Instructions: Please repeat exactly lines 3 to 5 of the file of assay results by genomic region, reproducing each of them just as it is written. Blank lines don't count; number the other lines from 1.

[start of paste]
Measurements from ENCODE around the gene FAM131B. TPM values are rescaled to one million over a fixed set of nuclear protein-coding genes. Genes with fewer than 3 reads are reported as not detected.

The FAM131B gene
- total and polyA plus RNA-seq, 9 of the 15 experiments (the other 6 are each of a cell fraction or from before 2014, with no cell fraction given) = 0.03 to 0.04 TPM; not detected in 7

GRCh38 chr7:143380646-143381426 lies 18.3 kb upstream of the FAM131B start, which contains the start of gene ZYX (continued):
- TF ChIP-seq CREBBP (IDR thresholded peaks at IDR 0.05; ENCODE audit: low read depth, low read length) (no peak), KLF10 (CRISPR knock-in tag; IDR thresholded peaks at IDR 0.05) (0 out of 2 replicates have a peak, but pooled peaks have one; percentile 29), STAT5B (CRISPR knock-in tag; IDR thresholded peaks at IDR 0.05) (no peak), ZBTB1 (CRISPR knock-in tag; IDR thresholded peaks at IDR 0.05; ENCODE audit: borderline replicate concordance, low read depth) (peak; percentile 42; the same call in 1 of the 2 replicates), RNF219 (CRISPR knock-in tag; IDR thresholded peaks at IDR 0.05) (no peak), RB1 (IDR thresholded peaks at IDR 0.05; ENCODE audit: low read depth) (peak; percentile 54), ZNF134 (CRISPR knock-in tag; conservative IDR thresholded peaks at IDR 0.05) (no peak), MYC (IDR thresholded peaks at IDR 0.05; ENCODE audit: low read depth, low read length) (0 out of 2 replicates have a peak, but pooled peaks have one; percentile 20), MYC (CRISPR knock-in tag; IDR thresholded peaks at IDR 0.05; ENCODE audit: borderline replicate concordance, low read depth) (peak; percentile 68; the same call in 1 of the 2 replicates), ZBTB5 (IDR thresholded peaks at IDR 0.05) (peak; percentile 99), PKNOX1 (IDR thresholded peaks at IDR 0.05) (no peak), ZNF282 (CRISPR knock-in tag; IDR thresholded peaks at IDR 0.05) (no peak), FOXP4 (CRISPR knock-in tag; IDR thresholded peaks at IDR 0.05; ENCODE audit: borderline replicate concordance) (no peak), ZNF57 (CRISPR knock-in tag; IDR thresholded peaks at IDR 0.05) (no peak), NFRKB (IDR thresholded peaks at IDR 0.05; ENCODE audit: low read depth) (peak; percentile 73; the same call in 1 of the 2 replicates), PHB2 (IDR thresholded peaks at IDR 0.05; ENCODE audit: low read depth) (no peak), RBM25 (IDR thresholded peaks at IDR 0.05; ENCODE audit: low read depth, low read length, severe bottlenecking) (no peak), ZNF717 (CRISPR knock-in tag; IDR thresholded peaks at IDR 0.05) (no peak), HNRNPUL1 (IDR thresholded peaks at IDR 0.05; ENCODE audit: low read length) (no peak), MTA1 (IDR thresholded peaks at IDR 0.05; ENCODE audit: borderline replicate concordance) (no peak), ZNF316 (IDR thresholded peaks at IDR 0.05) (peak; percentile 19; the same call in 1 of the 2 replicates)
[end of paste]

- total and polyA plus RNA-seq, 9 of the 15 experiments (the other 6 are each of a cell fraction or from before 2014, with no cell fraction given) = 0.03 to 0.04 TPM; not detected in 7

GRCh38 chr7:143380646-143381426 lies 18.3 kb upstream of the FAM131B start, which contains the start of gene ZYX (continued):
- TF ChIP-seq CREBBP (IDR thresholded peaks at IDR 0.05; ENCODE audit: low read depth, low read length) (no peak), KLF10 (CRISPR knock-in tag; IDR thresholded peaks at IDR 0.05) (0 out of 2 replicates have a peak, but pooled peaks have one; percentile 29), STAT5B (CRISPR knock-in tag; IDR thresholded peaks at IDR 0.05) (no peak), ZBTB1 (CRISPR knock-in tag; IDR thresholded peaks at IDR 0.05; ENCODE audit: borderline replicate concordance, low read depth) (peak; percentile 42; the same call in 1 of the 2 replicates), RNF219 (CRISPR knock-in tag; IDR thresholded peaks at IDR 0.05) (no peak), RB1 (IDR thresholded peaks at IDR 0.05; ENCODE audit: low read depth) (peak; percentile 54), ZNF134 (CRISPR knock-in tag; conservative IDR thresholded peaks at IDR 0.05) (no peak), MYC (IDR thresholded peaks at IDR 0.05; ENCODE audit: low read depth, low read length) (0 out of 2 replicates have a peak, but pooled peaks have one; percentile 20), MYC (CRISPR knock-in tag; IDR thresholded peaks at IDR 0.05; ENCODE audit: borderline replicate concordance, low read depth) (peak; percentile 68; the same call in 1 of the 2 replicates), ZBTB5 (IDR thresholded peaks at IDR 0.05) (peak; percentile 99), PKNOX1 (IDR thresholded peaks at IDR 0.05) (no peak), ZNF282 (CRISPR knock-in tag; IDR thresholded peaks at IDR 0.05) (no peak), FOXP4 (CRISPR knock-in tag; IDR thresholded peaks at IDR 0.05; ENCODE audit: borderline replicate concordance) (no peak), ZNF57 (CRISPR knock-in tag; IDR thresholded peaks at IDR 0.05) (no peak), NFRKB (IDR thresholded peaks at IDR 0.05; ENCODE audit: low read depth) (peak; percentile 73; the same call in 1 of the 2 replicates), PHB2 (IDR thresholded peaks at IDR 0.05; ENCODE audit: low read depth) (no peak), RBM25 (IDR thresholded peaks at IDR 0.05; ENCODE audit: low read depth, low read length, severe bottlenecking) (no peak), ZNF717 (CRISPR knock-in tag; IDR thresholded peaks at IDR 0.05) (no peak), HNRNPUL1 (IDR thresholded peaks at IDR 0.05; ENCODE audit: low read length) (no peak), MTA1 (IDR thresholded peaks at IDR 0.05; ENCODE audit: borderline replicate concordance) (no peak), ZNF316 (IDR thresholded peaks at IDR 0.05) (peak; percentile 19; the same call in 1 of the 2 replicates)